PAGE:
When it comes to the viability of the Midtown Connector concept, the most ambitious of three highway-capping greenspace initiatives trying to gain footing across Atlanta right now, Taylor Morison makes no bones about it: “This project is going to get done, and I’m extremely excited about it.”

Morison is chief strategy officer for a nonprofit partnership called the MCP Foundation, which unveiled the vision in early 2021 for a picturesque, contoured, and grandiose greenspace larger than Centennial Olympic Park built over the downtown Connector as means of weaving the city back together.

More than a year later, with several important meetings under its belt and prospects of federal funding on the horizon, MCP Foundation leaders are calling the Midtown highway cap “one of the most viable, shovel-ready infrastructure projects in the country,” with the potential to change Atlanta in ways not seen since the construction of Hartsfield-Jackson International Airport.

The Midtown Connector joins downtown’s Stitch proposal and Buckhead’s HUB404 in appointing leadership and seeking a piece of the federal funding pie in an era of abundant, if still prospective, infrastructure spending. Midtown’s vision, according to Morison, has garnered support among the city’s movers-and-shakers and has a clear path toward beginning the process of compiling construction dollars.

“There is A LOT of momentum for this project in Atlanta’s leadership circles right now,” Morison wrote to Urbanize Atlanta via email this week. (An unscientific poll recently conducted on these pages suggests a majority of the general public is also optimistic that downtown’s Stitch is viable, though a portion of voters felt the money and effort could be better spent elsewhere.)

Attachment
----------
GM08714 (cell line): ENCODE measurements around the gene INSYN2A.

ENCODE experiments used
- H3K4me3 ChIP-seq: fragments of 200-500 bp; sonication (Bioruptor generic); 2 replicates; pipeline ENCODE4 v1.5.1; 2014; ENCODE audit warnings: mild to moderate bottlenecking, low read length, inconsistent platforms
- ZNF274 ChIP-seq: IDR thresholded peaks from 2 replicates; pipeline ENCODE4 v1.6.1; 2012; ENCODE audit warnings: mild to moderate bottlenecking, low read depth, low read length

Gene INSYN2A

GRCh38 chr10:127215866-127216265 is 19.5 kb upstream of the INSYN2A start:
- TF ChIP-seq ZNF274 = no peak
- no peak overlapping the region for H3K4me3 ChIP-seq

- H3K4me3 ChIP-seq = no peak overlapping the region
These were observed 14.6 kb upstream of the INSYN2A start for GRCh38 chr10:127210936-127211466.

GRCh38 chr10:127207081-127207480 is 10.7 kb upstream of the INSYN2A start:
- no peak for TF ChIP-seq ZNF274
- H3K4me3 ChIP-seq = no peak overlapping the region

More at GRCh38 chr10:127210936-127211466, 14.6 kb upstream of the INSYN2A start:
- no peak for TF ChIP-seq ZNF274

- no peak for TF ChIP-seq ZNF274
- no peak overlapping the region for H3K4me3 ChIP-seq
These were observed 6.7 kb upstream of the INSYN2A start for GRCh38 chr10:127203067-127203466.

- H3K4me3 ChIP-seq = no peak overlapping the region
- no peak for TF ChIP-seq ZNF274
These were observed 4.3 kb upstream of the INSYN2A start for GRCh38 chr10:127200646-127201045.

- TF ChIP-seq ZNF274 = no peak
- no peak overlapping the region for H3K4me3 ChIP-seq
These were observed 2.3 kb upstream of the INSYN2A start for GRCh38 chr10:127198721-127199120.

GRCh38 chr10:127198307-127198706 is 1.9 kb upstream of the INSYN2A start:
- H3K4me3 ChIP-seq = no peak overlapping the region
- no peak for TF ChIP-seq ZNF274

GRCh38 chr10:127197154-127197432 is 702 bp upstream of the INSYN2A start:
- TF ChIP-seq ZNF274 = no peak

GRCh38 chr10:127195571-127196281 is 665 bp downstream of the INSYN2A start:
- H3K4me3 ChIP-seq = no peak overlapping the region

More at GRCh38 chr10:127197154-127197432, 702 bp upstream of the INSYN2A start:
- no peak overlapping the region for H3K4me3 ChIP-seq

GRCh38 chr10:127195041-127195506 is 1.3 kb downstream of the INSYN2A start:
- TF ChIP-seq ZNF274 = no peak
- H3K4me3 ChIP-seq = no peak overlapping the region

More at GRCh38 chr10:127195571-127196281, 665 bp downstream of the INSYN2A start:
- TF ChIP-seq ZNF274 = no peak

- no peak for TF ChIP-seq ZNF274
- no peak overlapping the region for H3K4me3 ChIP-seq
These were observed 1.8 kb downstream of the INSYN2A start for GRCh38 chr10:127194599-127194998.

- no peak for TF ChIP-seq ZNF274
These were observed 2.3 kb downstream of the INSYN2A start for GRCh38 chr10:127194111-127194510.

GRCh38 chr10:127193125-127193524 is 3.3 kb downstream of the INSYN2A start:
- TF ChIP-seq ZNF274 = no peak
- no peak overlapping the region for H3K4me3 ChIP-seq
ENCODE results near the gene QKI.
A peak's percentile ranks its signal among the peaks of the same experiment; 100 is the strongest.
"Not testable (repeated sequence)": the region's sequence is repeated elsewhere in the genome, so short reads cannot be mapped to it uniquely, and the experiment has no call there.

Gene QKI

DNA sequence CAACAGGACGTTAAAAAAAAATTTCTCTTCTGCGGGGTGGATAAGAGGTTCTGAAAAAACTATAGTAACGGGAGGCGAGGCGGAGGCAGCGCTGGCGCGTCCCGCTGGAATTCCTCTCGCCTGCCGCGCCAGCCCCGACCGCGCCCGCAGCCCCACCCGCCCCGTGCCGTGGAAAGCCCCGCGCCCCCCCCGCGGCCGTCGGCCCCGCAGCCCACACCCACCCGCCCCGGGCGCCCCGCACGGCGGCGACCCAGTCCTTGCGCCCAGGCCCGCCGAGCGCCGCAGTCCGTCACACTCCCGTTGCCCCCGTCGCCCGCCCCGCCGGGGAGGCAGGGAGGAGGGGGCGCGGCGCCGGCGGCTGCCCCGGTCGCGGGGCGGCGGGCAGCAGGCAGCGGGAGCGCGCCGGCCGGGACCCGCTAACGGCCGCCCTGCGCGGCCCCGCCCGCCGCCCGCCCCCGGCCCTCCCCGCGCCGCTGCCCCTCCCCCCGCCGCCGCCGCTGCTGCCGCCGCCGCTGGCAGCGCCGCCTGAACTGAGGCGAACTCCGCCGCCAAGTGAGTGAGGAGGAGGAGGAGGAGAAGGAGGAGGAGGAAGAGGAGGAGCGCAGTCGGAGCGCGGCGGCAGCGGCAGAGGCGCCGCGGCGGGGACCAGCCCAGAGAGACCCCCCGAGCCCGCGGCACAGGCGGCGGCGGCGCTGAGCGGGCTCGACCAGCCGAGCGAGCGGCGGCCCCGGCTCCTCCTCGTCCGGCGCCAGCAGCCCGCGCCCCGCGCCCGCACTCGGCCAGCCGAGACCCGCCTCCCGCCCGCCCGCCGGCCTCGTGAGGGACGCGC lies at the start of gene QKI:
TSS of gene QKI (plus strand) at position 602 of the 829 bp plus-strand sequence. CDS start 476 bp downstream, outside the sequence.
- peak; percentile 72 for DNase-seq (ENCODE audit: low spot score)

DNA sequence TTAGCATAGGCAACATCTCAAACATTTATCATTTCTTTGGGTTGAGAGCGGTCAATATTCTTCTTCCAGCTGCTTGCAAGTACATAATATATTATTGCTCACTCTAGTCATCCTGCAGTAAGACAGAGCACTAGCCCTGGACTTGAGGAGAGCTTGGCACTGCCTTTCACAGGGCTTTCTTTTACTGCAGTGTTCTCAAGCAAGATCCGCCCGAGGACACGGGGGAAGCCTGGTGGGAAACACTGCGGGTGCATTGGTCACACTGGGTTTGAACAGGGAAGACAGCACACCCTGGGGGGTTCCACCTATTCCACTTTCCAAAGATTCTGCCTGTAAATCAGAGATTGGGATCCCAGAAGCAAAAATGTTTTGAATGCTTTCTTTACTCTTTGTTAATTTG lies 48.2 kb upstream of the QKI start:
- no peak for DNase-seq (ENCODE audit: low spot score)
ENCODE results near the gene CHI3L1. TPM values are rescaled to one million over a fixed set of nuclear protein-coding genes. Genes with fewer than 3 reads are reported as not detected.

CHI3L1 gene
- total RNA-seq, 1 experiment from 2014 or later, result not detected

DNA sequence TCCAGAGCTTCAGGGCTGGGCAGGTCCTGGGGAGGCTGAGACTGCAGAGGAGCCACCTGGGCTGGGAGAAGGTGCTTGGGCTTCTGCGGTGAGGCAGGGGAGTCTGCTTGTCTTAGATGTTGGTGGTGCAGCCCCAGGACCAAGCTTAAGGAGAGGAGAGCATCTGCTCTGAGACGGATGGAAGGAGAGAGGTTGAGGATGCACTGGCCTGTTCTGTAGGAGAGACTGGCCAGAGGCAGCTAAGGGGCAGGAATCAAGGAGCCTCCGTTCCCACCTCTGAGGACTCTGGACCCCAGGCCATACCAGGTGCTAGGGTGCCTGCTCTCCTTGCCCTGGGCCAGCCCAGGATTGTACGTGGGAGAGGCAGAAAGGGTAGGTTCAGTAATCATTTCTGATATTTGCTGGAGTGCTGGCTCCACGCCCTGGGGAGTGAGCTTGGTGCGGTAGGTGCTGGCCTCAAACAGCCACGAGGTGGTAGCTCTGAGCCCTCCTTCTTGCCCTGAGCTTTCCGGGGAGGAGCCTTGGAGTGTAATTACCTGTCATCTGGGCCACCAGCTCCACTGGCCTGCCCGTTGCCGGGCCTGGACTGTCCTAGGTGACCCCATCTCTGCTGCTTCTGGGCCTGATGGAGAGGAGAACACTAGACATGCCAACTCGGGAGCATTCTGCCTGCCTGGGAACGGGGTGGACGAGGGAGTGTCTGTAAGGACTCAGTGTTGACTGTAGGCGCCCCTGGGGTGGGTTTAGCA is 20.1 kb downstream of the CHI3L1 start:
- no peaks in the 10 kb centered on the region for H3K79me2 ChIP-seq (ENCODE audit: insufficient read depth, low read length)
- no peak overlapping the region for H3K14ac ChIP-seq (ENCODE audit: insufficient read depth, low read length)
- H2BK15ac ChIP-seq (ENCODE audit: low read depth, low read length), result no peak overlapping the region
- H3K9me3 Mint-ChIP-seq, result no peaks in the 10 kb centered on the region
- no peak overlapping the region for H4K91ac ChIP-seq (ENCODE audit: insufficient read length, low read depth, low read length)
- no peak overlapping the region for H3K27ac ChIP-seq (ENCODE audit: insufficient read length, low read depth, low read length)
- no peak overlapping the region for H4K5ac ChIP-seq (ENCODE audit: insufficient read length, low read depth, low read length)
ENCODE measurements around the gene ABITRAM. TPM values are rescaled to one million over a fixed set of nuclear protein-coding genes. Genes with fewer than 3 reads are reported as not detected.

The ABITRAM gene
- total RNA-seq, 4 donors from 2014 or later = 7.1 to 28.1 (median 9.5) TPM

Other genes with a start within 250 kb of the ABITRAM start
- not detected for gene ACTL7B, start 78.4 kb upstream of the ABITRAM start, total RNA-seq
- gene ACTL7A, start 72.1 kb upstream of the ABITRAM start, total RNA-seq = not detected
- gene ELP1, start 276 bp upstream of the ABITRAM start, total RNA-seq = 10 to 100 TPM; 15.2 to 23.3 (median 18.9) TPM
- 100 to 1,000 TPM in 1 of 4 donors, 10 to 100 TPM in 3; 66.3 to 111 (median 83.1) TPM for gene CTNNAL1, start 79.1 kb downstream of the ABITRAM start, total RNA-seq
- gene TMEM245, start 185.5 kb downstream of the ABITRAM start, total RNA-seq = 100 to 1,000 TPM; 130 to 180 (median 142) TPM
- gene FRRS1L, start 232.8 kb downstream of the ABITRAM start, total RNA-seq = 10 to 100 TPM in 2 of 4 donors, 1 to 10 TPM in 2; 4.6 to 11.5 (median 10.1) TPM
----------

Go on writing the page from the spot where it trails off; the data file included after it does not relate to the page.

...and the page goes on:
Morison’s enthusiasm for the Midtown Connector is rooted in several places.

Elevated pathways and preliminary amphitheater designs. Courtesy of MCP Foundation

A community outreach campaign launched in March last year has exceeded the MCP Foundation’s expectations, with a website and promotion videos viewed by more than 11,000 people. More than 4,000 visitors attended virtual meetings about the project last year as well, offering “extremely positive feedback” but also “legitimate areas of thought and design concerns,” Morison said.  

“As intended, public and stakeholder feedback from these initial concept videos paused our community engagement series,” he said, “so we could give some additional thought to… engineering, design, and scope challenges and ideas that were raised.”

Following that, the MCP Foundation put together a leadership event in January at the College Football Hall of Fame to unveil refreshed working concepts and designs for the project. (See highlights in the gallery above, or a 10-minute video compiled for that event here.) Morison said about 150 of Atlanta’s government, philanthropic, civic, and corporate leaders attended the meeting.

Input from the leadership event and the general public is helping to refine the project before another “Community Conversations” series is launched soon with tweaked plans, per Morison.